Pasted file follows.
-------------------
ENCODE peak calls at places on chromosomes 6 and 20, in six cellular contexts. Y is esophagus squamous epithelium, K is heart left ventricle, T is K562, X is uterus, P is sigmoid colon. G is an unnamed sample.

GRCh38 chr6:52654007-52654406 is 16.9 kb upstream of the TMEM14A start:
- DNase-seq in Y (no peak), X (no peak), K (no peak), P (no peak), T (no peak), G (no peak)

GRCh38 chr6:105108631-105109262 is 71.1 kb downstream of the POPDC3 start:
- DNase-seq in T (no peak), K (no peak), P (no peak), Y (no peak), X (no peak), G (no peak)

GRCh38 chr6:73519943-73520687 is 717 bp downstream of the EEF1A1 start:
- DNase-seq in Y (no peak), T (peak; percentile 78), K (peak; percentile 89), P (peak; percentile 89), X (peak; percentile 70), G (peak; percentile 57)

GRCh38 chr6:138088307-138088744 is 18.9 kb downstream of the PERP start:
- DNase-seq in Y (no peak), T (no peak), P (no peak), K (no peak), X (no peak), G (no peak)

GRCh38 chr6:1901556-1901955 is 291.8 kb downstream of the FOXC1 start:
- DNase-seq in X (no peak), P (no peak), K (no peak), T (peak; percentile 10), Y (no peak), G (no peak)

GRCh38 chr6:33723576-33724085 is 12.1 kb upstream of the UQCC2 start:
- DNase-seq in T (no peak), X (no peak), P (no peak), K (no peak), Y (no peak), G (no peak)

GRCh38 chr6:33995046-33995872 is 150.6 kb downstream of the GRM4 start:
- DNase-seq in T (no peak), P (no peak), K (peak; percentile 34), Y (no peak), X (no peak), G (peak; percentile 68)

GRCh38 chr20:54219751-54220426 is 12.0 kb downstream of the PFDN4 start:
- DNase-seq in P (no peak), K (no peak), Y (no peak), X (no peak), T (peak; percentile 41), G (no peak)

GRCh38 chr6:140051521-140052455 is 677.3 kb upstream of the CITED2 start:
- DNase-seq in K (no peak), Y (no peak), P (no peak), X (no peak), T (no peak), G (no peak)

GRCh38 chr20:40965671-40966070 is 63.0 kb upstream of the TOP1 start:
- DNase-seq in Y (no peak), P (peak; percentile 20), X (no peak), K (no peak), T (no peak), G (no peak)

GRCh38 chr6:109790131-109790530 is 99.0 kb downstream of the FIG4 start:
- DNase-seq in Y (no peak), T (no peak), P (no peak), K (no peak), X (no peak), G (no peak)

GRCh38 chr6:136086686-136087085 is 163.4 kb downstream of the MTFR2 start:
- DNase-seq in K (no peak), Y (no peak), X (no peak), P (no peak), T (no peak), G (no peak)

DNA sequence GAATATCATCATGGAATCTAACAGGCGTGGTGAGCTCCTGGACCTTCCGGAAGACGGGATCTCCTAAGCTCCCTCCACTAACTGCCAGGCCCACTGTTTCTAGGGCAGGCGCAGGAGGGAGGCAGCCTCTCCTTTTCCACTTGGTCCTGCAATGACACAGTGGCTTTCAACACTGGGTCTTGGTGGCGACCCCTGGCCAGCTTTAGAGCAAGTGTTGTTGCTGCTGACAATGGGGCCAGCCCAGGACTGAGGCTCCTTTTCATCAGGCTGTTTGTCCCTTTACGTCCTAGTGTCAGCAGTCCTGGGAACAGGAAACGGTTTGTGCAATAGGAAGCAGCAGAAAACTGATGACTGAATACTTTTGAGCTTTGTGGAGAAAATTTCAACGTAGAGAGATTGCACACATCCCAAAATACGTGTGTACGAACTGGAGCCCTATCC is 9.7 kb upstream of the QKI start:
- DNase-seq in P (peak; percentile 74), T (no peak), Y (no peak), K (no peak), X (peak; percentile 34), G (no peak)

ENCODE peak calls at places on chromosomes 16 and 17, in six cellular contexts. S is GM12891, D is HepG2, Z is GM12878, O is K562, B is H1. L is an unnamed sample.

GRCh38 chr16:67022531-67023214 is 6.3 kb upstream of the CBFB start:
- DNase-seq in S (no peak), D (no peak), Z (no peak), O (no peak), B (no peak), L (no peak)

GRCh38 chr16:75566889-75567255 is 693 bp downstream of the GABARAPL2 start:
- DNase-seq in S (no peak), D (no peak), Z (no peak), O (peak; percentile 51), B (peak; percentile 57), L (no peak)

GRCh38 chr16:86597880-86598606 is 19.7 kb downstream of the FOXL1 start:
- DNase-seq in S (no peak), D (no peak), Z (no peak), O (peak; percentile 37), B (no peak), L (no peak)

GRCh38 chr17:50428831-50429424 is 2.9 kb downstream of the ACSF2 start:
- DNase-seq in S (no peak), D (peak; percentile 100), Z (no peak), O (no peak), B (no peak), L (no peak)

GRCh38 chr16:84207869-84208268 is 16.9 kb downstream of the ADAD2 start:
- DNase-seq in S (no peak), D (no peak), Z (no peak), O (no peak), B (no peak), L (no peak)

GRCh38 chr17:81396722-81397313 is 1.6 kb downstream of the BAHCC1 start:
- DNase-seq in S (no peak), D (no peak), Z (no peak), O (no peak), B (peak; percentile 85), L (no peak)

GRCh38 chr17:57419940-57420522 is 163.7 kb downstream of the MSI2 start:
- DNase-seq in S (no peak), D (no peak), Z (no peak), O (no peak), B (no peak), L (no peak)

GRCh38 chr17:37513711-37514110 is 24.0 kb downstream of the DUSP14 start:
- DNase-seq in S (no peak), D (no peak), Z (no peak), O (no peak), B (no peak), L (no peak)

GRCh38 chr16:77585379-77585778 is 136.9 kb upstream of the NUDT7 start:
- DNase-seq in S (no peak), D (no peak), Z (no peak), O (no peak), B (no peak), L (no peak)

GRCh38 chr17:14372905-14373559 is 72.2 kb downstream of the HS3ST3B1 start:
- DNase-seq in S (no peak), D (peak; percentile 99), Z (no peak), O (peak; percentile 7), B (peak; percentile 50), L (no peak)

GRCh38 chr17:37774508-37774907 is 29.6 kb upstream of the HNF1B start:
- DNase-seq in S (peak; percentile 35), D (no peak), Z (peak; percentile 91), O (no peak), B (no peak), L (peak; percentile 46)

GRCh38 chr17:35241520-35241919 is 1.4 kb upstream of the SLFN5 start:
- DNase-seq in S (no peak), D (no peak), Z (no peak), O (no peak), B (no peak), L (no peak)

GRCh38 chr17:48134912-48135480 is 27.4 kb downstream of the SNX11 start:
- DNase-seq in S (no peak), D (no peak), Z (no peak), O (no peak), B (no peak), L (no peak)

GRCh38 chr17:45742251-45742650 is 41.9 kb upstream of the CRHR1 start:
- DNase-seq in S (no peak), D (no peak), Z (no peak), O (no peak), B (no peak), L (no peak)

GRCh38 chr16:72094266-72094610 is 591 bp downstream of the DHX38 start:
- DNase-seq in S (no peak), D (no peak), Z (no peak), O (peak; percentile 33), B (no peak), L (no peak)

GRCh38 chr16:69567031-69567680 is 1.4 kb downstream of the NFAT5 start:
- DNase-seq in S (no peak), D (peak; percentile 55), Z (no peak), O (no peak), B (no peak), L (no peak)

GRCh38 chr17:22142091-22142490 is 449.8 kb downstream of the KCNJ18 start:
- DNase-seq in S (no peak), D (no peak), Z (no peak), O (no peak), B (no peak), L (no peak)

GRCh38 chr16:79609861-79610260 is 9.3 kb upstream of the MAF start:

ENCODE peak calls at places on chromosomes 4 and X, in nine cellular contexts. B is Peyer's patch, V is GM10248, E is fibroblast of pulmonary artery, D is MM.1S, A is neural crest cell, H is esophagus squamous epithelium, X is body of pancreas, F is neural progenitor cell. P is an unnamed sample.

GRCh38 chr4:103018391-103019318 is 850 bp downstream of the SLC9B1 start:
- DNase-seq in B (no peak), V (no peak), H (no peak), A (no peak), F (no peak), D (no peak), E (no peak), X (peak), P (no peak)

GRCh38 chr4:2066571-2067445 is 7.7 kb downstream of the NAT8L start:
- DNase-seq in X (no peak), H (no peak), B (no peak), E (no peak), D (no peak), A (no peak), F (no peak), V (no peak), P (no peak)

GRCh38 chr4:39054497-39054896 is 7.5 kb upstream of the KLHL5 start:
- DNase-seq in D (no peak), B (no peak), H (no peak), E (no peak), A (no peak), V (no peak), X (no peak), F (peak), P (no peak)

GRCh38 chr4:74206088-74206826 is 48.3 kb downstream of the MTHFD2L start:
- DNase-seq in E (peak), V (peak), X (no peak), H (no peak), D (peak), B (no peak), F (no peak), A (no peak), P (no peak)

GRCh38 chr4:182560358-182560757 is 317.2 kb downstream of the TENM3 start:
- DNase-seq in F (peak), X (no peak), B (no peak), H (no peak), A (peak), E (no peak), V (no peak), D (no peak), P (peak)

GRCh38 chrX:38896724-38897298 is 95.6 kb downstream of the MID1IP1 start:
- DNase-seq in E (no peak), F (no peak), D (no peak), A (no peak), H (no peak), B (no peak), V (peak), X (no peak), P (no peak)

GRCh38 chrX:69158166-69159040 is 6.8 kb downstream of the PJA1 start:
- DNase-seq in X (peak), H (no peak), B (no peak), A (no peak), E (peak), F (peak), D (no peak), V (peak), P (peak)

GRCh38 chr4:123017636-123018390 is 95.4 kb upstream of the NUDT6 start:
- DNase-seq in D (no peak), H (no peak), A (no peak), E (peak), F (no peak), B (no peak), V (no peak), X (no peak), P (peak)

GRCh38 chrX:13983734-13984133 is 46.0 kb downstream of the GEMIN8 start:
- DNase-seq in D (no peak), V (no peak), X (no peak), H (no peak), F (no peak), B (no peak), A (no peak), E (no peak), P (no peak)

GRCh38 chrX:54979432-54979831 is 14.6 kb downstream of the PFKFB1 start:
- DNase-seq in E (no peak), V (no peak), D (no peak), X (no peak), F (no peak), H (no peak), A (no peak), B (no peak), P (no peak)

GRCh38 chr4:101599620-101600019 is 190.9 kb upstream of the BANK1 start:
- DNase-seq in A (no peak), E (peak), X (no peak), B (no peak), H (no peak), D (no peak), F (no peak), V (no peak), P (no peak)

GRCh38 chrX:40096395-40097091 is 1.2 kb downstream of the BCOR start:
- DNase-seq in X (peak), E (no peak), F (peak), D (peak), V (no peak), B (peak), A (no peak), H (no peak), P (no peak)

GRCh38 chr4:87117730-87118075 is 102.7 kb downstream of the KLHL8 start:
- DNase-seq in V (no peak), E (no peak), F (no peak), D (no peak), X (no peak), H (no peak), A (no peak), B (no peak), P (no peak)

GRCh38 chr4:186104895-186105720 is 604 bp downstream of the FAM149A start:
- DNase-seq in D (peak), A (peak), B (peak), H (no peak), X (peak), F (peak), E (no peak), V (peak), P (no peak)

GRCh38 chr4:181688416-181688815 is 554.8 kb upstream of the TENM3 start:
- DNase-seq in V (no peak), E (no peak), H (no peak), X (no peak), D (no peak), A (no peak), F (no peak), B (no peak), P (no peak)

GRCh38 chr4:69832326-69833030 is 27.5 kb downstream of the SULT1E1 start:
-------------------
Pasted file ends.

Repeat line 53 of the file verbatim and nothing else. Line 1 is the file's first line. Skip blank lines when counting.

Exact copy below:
GRCh38 chr17:48134912-48135480 is 27.4 kb downstream of the SNX11 start: